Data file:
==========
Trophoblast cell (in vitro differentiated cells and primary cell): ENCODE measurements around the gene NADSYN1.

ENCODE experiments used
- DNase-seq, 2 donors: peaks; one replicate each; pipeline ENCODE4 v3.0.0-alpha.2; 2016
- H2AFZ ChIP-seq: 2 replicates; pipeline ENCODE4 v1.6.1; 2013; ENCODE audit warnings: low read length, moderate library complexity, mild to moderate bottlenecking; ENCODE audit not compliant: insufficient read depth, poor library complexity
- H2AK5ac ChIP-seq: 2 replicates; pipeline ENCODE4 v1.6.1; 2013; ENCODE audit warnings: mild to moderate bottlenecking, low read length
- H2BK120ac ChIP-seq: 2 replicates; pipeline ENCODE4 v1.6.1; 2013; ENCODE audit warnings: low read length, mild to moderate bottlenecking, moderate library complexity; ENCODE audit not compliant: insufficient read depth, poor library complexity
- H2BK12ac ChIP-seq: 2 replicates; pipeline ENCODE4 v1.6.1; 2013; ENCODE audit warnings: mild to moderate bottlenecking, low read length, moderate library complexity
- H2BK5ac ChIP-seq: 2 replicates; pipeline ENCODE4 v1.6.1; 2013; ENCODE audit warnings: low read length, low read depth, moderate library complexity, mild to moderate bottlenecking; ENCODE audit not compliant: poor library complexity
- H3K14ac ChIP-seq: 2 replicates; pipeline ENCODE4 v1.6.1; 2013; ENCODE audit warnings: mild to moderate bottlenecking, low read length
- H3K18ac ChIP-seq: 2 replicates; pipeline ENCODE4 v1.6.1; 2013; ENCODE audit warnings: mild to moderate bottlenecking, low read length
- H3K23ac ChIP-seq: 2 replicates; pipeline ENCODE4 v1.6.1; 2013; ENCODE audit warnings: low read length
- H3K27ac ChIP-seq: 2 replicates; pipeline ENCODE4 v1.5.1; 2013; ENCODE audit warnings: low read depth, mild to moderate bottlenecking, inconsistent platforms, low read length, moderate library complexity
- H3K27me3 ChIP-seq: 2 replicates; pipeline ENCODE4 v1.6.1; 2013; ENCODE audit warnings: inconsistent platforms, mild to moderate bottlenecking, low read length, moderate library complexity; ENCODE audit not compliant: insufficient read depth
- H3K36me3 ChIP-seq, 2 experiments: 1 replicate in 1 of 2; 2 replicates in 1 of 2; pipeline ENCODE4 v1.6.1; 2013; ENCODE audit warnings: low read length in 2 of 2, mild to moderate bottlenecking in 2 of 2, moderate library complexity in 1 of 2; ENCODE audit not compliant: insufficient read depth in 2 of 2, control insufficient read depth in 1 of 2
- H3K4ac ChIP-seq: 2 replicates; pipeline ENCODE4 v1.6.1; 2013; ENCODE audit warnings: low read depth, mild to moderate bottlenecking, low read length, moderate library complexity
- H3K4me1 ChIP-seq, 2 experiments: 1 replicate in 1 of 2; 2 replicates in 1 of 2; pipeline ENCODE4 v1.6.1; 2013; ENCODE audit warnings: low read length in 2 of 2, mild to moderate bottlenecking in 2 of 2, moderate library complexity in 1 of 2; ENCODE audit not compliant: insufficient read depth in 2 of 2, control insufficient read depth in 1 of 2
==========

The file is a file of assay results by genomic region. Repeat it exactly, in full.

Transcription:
Trophoblast cell (in vitro differentiated cells and primary cell): ENCODE measurements around the gene NADSYN1.

ENCODE experiments used
- DNase-seq, 2 donors: peaks; one replicate each; pipeline ENCODE4 v3.0.0-alpha.2; 2016
- H2AFZ ChIP-seq: 2 replicates; pipeline ENCODE4 v1.6.1; 2013; ENCODE audit warnings: low read length, moderate library complexity, mild to moderate bottlenecking; ENCODE audit not compliant: insufficient read depth, poor library complexity
- H2AK5ac ChIP-seq: 2 replicates; pipeline ENCODE4 v1.6.1; 2013; ENCODE audit warnings: mild to moderate bottlenecking, low read length
- H2BK120ac ChIP-seq: 2 replicates; pipeline ENCODE4 v1.6.1; 2013; ENCODE audit warnings: low read length, mild to moderate bottlenecking, moderate library complexity; ENCODE audit not compliant: insufficient read depth, poor library complexity
- H2BK12ac ChIP-seq: 2 replicates; pipeline ENCODE4 v1.6.1; 2013; ENCODE audit warnings: mild to moderate bottlenecking, low read length, moderate library complexity
- H2BK5ac ChIP-seq: 2 replicates; pipeline ENCODE4 v1.6.1; 2013; ENCODE audit warnings: low read length, low read depth, moderate library complexity, mild to moderate bottlenecking; ENCODE audit not compliant: poor library complexity
- H3K14ac ChIP-seq: 2 replicates; pipeline ENCODE4 v1.6.1; 2013; ENCODE audit warnings: mild to moderate bottlenecking, low read length
- H3K18ac ChIP-seq: 2 replicates; pipeline ENCODE4 v1.6.1; 2013; ENCODE audit warnings: mild to moderate bottlenecking, low read length
- H3K23ac ChIP-seq: 2 replicates; pipeline ENCODE4 v1.6.1; 2013; ENCODE audit warnings: low read length
- H3K27ac ChIP-seq: 2 replicates; pipeline ENCODE4 v1.5.1; 2013; ENCODE audit warnings: low read depth, mild to moderate bottlenecking, inconsistent platforms, low read length, moderate library complexity
- H3K27me3 ChIP-seq: 2 replicates; pipeline ENCODE4 v1.6.1; 2013; ENCODE audit warnings: inconsistent platforms, mild to moderate bottlenecking, low read length, moderate library complexity; ENCODE audit not compliant: insufficient read depth
- H3K36me3 ChIP-seq, 2 experiments: 1 replicate in 1 of 2; 2 replicates in 1 of 2; pipeline ENCODE4 v1.6.1; 2013; ENCODE audit warnings: low read length in 2 of 2, mild to moderate bottlenecking in 2 of 2, moderate library complexity in 1 of 2; ENCODE audit not compliant: insufficient read depth in 2 of 2, control insufficient read depth in 1 of 2
- H3K4ac ChIP-seq: 2 replicates; pipeline ENCODE4 v1.6.1; 2013; ENCODE audit warnings: low read depth, mild to moderate bottlenecking, low read length, moderate library complexity
- H3K4me1 ChIP-seq, 2 experiments: 1 replicate in 1 of 2; 2 replicates in 1 of 2; pipeline ENCODE4 v1.6.1; 2013; ENCODE audit warnings: low read length in 2 of 2, mild to moderate bottlenecking in 2 of 2, moderate library complexity in 1 of 2; ENCODE audit not compliant: insufficient read depth in 2 of 2, control insufficient read depth in 1 of 2